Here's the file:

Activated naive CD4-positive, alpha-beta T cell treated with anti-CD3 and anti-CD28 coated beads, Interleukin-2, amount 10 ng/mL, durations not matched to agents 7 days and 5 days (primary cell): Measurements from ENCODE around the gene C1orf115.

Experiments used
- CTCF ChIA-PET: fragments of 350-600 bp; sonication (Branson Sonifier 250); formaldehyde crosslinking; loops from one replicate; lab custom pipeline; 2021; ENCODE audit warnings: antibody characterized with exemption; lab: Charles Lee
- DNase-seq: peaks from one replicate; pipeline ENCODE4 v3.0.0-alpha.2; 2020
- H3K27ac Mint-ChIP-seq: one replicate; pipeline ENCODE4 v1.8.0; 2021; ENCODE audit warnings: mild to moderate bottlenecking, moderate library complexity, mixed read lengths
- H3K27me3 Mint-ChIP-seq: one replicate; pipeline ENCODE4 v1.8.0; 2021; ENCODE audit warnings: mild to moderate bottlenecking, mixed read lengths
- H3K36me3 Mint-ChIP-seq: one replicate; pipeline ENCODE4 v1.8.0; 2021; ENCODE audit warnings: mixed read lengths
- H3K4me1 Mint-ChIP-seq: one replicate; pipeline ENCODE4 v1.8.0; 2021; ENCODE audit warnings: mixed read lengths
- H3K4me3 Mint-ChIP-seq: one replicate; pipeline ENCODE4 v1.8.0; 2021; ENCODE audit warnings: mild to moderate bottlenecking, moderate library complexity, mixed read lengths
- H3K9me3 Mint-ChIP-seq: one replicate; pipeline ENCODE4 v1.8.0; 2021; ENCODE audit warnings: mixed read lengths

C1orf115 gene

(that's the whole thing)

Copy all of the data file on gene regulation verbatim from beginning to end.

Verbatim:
Activated naive CD4-positive, alpha-beta T cell treated with anti-CD3 and anti-CD28 coated beads, Interleukin-2, amount 10 ng/mL, durations not matched to agents 7 days and 5 days (primary cell): Measurements from ENCODE around the gene C1orf115.

Experiments used
- CTCF ChIA-PET: fragments of 350-600 bp; sonication (Branson Sonifier 250); formaldehyde crosslinking; loops from one replicate; lab custom pipeline; 2021; ENCODE audit warnings: antibody characterized with exemption; lab: Charles Lee
- DNase-seq: peaks from one replicate; pipeline ENCODE4 v3.0.0-alpha.2; 2020
- H3K27ac Mint-ChIP-seq: one replicate; pipeline ENCODE4 v1.8.0; 2021; ENCODE audit warnings: mild to moderate bottlenecking, moderate library complexity, mixed read lengths
- H3K27me3 Mint-ChIP-seq: one replicate; pipeline ENCODE4 v1.8.0; 2021; ENCODE audit warnings: mild to moderate bottlenecking, mixed read lengths
- H3K36me3 Mint-ChIP-seq: one replicate; pipeline ENCODE4 v1.8.0; 2021; ENCODE audit warnings: mixed read lengths
- H3K4me1 Mint-ChIP-seq: one replicate; pipeline ENCODE4 v1.8.0; 2021; ENCODE audit warnings: mixed read lengths
- H3K4me3 Mint-ChIP-seq: one replicate; pipeline ENCODE4 v1.8.0; 2021; ENCODE audit warnings: mild to moderate bottlenecking, moderate library complexity, mixed read lengths
- H3K9me3 Mint-ChIP-seq: one replicate; pipeline ENCODE4 v1.8.0; 2021; ENCODE audit warnings: mixed read lengths

C1orf115 gene